Oakland Main Library turns 70!

The Main Library marks its 70th birthday on January 7.

Seventy years ago, on January 7, 1951, Oaklanders gathered shoulder to shoulder on 14th Street in numbers that made traffic impassable to be the first ones to visit a new, modern library. The previous Main Library, the handsome Carnegie building located on 14th and Grove (now Martin Luther King, Jr. Way), was nearly 50 years old and too small to accommodate the population which had exploded during the Second World War. After years of citizens campaigning for a larger library, a bond measure was passed in 1945 to finance the new library.

The new central library was to be located on a key block of the planned Civic Center, a municipal district that clustered government agencies and cultural organizations around the western end of Lake Merritt. To make way for the project, several houses and an old music conservatory had to be torn down. Designed by the firm of  Miller and Warnecke, the library construction didn’t begin until 1948. The cornerstone was laid by the Native Sons of the Golden West in May 1949. The firm of Stolte, Inc. won the construction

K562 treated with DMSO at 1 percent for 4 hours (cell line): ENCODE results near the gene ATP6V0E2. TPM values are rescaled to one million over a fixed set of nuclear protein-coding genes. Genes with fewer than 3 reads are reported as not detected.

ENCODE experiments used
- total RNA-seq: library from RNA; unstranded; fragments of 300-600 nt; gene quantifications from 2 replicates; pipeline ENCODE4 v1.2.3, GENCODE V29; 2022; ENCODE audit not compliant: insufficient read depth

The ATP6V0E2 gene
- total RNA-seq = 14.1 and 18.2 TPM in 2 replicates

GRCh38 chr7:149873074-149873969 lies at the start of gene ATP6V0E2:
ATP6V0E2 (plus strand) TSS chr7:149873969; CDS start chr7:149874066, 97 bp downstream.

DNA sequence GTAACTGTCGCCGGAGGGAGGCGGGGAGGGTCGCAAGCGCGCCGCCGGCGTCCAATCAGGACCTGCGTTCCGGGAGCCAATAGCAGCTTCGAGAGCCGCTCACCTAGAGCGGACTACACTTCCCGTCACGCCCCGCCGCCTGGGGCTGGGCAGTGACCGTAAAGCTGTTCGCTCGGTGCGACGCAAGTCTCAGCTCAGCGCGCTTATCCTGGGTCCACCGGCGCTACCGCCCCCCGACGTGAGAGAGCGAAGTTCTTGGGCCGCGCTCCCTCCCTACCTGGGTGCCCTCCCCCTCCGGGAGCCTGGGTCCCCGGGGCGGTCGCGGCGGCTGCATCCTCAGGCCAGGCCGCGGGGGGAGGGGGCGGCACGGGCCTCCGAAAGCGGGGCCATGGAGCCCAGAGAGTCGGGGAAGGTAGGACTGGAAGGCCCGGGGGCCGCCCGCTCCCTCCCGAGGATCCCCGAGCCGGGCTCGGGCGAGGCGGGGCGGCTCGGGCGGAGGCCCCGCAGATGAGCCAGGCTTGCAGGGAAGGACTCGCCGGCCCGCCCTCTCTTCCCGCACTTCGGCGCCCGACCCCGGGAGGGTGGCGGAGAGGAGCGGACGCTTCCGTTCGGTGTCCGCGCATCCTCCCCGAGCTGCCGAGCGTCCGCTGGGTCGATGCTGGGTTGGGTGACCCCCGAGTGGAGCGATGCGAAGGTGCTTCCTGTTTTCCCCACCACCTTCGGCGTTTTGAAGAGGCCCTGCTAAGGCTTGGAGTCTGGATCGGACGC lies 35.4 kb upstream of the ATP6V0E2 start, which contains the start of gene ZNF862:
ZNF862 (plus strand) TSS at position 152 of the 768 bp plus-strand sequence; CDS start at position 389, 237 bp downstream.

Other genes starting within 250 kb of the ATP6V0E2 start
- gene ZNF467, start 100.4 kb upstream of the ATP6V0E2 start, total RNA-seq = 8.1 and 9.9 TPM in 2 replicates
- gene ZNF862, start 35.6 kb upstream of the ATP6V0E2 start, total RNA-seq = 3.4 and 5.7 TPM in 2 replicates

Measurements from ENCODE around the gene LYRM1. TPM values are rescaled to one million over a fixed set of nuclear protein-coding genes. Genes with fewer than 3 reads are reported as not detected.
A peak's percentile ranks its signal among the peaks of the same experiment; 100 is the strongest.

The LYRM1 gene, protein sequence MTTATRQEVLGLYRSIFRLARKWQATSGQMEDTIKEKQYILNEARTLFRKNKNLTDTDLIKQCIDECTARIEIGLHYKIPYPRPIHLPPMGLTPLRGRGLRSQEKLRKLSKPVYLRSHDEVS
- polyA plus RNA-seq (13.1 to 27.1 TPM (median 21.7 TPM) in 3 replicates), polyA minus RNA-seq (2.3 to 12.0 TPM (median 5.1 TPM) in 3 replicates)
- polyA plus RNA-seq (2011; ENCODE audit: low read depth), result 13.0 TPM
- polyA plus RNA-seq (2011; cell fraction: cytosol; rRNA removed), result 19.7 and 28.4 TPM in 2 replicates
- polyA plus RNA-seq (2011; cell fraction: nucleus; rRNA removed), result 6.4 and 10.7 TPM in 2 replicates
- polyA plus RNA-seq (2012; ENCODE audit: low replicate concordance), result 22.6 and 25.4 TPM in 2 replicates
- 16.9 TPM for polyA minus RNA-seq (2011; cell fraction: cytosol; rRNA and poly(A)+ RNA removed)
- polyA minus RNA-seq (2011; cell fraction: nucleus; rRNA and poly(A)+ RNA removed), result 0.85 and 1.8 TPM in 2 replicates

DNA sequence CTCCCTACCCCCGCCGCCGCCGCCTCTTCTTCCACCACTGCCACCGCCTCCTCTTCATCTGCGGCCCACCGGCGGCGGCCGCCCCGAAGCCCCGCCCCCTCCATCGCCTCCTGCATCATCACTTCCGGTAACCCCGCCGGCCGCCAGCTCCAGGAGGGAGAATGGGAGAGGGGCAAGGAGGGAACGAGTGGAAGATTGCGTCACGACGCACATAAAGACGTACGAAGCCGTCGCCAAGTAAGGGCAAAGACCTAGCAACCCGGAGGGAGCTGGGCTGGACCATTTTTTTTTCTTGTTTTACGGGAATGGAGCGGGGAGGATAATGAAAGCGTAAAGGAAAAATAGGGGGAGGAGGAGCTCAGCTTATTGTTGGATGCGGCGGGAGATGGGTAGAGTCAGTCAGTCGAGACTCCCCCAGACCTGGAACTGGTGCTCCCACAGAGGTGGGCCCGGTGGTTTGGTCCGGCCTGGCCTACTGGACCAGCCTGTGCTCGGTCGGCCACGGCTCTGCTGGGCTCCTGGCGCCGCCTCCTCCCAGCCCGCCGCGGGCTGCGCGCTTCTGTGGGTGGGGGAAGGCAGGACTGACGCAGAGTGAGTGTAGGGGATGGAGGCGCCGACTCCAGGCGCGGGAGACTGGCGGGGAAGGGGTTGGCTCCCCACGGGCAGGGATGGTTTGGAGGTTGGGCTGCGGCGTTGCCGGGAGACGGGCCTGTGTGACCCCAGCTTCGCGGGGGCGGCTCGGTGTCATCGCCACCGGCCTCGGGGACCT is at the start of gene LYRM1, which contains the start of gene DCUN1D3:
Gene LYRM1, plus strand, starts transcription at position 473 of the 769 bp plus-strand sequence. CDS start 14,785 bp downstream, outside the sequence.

Click here to read more

Introducing SimplyE, the Library E-reader App

SimplyE is the e-reader app that will meet (*nearly) all of your needs

By about a month into the initial lockdown, I was tired of every physical book I'd checked out in a frantic, last-minute rush. On a whim, I read an ebook recommended by a colleague and rather liked it. But when I looked for other volumes in the series, I ran into a issue familiar to many library ebook users—the series was spread across two different ebook providers. I had to search for titles in two places, which was kind of a drag.

And that's where SimplyE comes in.

SimplyE is an e-reader app that provides access to most of OPL’s 

Click here to read more

The Afro-American Association: Forerunner to the Panthers

Founded in 1962, the Afro-American Association taught African Americans history, race pride, and self-reliance, and had a significant influence on the founders of the Black Panther Party.

Of all the topics people come to the Oakland History Center to research, few subjects are more popular than the Black Panther Party. If Oakland has contributed anything to society that is internationally known, it’s the Black Panthers. So many books, articles, dissertations and films have been written about them, and deservedly so. But the Panthers did not spring--as many researchers assume--wholesale from the earth, without influences, mentors or predecessors. Taking them out of their historical context may not reduce their luster, but it certainly compromises the story of Black liberation struggles in America. One of the Panther’s key influences was a local organization called the Afro-American Association (AAA).